Welcome to this guide where we unveil a clever technique for executing ADB Commands on a single device when multiple devices are connected. If you’ve stumbled upon this post, you’re probably wondering why anyone would need to perform this task in the first place. Well, I had the same question until I encountered this situation myself.
Back in the early days of my YouTube channel, I used an app on my phone to record videos that required USB Debugging to be enabled. Since my videos centered around rooting and flashing-related topics, I already had a device connected to my PC. Consequently, whenever I ran the adb devices command, my PC would detect two connected devices.
This situation made me cautious about executing the necessary command because it could potentially impact the unintended device (in this case, my recording device). To address this concern, I delved deeper into research and discovered a method specifically designed to execute ADB Commands on a single phone even when multiple devices are connected. In this guide, we will explain the steps to achieve this. Stay with us to learn more.
How to Execute ADB Commands when Multiple Devices are Connected
To begin, follow these steps to execute ADB commands when multiple devices are connected:
- First, download and extract the Android SDK Platform Tools on your PC.
- Enable USB Debugging on one of your devices and connect it to your PC.
- Open the Command Prompt by typing “CMD” in the address bar of the platform tools and pressing Enter.
- In the Command Prompt, execute the following command:Copy code
adb devicesThis command will provide you with a serial ID. Take note of the serial ID and the device name.
- Connect your second device to your PC and execute the same command again.
- Once again, note down the serial ID and the device name.
From now on, you will use the serial ID to execute the desired ADB command. The general syntax for executing commands on a specific device is as follows (replace “serial_ID” and “command” accordingly):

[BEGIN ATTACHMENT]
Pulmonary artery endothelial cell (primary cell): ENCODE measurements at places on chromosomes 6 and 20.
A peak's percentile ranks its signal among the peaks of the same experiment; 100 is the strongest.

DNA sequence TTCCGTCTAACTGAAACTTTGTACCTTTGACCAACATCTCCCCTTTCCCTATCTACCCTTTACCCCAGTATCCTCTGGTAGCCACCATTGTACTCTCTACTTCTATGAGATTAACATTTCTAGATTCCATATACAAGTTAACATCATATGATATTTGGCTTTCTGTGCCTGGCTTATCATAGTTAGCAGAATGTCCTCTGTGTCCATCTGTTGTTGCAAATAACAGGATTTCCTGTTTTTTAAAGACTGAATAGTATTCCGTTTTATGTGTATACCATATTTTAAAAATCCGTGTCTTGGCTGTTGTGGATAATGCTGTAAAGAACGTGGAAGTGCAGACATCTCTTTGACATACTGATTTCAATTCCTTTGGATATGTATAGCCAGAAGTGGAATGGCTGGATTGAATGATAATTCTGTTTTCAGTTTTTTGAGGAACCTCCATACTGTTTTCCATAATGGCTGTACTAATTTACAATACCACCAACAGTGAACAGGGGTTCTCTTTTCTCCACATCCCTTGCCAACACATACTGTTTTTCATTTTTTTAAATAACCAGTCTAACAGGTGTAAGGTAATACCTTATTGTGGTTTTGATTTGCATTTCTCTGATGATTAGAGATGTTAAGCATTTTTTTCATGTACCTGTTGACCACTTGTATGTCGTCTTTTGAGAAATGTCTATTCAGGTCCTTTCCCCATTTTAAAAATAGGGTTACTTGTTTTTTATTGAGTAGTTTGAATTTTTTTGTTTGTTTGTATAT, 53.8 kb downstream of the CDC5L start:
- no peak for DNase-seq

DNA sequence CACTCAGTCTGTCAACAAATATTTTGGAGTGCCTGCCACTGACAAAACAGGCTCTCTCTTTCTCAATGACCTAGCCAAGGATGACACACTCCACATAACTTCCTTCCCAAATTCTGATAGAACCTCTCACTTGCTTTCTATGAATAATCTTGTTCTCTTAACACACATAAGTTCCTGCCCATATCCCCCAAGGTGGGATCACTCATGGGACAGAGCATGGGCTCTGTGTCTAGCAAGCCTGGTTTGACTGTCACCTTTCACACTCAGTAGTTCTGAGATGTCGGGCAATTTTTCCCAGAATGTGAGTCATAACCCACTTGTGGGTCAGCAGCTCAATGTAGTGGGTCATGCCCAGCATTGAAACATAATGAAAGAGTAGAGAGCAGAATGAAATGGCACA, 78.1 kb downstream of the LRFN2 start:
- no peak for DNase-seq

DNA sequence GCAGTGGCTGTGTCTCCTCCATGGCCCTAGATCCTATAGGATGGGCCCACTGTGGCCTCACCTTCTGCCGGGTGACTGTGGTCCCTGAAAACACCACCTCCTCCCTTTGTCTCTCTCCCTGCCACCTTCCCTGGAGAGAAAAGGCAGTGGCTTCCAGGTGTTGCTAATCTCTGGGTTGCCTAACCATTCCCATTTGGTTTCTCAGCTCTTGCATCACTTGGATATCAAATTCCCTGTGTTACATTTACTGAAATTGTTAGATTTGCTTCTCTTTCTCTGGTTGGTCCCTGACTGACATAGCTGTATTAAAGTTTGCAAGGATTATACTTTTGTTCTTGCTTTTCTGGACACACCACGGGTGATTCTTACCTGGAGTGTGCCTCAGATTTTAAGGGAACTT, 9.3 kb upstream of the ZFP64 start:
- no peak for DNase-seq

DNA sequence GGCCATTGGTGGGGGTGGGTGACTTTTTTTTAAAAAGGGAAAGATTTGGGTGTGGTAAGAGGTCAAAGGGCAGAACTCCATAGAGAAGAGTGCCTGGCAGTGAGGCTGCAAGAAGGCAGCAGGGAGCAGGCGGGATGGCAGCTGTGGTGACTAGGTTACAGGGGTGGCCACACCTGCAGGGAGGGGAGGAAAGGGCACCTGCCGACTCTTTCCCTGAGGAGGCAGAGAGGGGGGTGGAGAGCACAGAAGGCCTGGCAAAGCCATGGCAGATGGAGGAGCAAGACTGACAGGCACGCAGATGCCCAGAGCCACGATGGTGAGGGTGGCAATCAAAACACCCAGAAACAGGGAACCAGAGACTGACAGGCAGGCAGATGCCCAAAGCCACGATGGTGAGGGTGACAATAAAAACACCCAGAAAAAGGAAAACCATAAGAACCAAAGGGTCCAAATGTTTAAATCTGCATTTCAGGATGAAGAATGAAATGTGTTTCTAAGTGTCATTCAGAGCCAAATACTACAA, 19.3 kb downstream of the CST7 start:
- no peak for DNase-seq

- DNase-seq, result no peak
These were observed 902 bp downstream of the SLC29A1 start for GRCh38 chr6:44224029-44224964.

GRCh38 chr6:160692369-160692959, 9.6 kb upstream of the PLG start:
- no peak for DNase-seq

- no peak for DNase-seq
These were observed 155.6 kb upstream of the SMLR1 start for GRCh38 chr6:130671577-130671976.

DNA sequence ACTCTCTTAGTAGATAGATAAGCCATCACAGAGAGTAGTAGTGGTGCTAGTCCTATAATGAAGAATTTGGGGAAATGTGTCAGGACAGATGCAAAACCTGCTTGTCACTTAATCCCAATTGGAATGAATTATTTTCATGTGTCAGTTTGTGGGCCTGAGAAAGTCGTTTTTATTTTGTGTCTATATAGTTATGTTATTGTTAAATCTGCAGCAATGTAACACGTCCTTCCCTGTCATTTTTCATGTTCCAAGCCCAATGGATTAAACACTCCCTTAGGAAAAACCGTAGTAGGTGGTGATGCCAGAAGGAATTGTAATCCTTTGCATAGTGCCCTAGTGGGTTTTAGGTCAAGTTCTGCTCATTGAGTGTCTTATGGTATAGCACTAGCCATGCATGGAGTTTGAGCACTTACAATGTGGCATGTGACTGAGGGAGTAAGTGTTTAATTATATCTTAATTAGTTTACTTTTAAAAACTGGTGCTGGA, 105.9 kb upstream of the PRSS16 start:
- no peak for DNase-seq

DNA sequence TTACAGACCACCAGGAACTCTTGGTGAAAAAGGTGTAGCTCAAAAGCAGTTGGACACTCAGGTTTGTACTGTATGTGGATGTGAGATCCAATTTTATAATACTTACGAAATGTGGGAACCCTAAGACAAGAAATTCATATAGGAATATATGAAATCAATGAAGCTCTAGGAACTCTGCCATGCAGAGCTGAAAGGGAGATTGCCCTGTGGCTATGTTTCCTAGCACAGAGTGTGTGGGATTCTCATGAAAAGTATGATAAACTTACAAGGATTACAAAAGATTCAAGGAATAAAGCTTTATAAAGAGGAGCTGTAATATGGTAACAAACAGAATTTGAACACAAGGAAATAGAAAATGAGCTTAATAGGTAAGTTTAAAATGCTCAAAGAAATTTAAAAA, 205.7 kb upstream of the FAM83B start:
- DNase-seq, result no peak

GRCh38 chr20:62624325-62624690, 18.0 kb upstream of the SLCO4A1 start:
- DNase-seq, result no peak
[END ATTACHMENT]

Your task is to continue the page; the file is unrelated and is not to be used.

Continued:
adb -s serial_ID command
To illustrate this further, let’s consider a few commands. In my case, “6ddfaeb8” corresponds to the Poco F4 (munch), while “c07c4a1a” corresponds to the OnePlus 7T.
ADB Shell Commands when Two Devices are Connected
If you want to execute a shell command on the Poco F4 (munch), use the following command:
adb -s 6ddfaeb8 shell
For the OnePlus 7T, the command would be:
adb -s c07c4a1a shell
Fastboot Commands when Two Devices are Connected
To boot the Poco F4 into Fastboot Mode, use the command:
adb -s 6ddfaeb8 reboot bootloader
To verify the same, type the following command and you’ll get the same serial ID as above (in my case, “6ddfaeb8”):
Reboot to Recovery When Two Devices are Connected
If you want to boot the OnePlus 7T into Recovery Mode, use the command:
adb -s c07c4a1a reboot recovery
That’s it! These were the steps to execute ADB Commands on a single device when multiple devices are connected. We have also provided a few example commands to help you understand this slightly complex topic. If you have any queries regarding the aforementioned steps, please let us know in the comments. We will provide you with a solution as soon as possible.
In this guide, we explained how to execute ADB Commands on a single device when multiple devices are connected. We covered the necessary steps and provided examples of ADB shell and Fastboot commands. By following these instructions, you can ensure that the desired ADB Commands are executed on the intended device, even when multiple devices are connected. If you have any further questions or need additional assistance, feel free to leave a comment, and we will be happy to help you.
FAQs (Frequently Asked Questions)
1. Why would I need to execute ADB Commands on a single device when multiple devices are connected?
When multiple devices are connected, executing ADB Commands on a specific device ensures that the desired command is executed only on that device, preventing any unintended effects on other connected devices.
2. Can I use this method with any Android device?
Yes, this method can be used with any Android device as long as it has USB Debugging enabled and is connected to your PC.
3. How can I find the serial ID of my device?
By executing the
adb devices command in the Command Prompt, you will receive a list of connected devices along with their respective serial IDs.
4. Are there any risks involved in executing ADB Commands on the wrong device?
Yes, executing ADB Commands on the wrong device can potentially affect the device and its data. It is essential to double-check the serial ID before executing any commands.
5. Is it possible to execute commands on multiple devices simultaneously?
No, when multiple devices are connected, ADB Commands are executed on one device at a time. The serial ID allows you to specify which device the command should be executed on.
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